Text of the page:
Most visits to The Gambia are trouble-free, although independent travellers are at increased risk due to the lack of local support in an emergency. If you’re travelling independently, make sure next of kin have details of your itinerary and keep in regular touch.

There has been an increase in the number and frequency of protests in The Gambia, primarily in the Kombo districts. There are reports of planned political demonstrations which may take place during January 2020. You should avoid large gatherings in public areas, monitor local media for up-to-date information and follow the advice of local authorities.

There are a number of checkpoints operating in and around the capital Banjul. Expect your vehicle to be searched if you’re stopped by security forces.

Terrorist attacks in The Gambia can’t be ruled out. Attacks could be indiscriminate. You should be vigilant, especially in places visited by foreigners.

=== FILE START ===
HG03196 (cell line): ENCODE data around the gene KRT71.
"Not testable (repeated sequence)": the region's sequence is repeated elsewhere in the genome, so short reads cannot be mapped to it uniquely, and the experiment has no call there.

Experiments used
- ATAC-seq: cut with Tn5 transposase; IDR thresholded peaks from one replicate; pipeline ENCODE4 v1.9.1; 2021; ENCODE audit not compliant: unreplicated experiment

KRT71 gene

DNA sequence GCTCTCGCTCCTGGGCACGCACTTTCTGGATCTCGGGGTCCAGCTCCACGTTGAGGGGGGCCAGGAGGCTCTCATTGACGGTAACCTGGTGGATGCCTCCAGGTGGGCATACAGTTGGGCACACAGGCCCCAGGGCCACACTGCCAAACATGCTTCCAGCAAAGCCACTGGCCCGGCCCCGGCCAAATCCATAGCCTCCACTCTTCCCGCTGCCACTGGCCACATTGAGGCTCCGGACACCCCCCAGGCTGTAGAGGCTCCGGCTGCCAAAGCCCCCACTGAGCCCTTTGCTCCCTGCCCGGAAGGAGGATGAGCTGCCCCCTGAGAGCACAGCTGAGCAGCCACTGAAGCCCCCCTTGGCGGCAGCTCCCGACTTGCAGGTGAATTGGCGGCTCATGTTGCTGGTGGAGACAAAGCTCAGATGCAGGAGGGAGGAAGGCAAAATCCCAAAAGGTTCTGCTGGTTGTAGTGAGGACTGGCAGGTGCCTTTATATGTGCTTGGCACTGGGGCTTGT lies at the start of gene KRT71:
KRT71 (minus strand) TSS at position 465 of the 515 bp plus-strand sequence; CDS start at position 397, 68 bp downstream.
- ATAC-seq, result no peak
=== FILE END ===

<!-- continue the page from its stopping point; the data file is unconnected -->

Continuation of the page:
Take care when using the ferry between Banjul and Barra.

In the years before the new government took office, some foreign nationals were detained by the police in relation to homosexuality. Although homosexuality remains illegal, the new government has taken a softer stance on many issues, including homosexuality.

The Gambia has provision in law for the implementation of the death penalty for a number of crimes including arson, murder and treason. In February 2018, President Barrow announced a moratorium on the death penalty.

Take care when swimming in the sea. Tides, waves and under currents can all be very strong.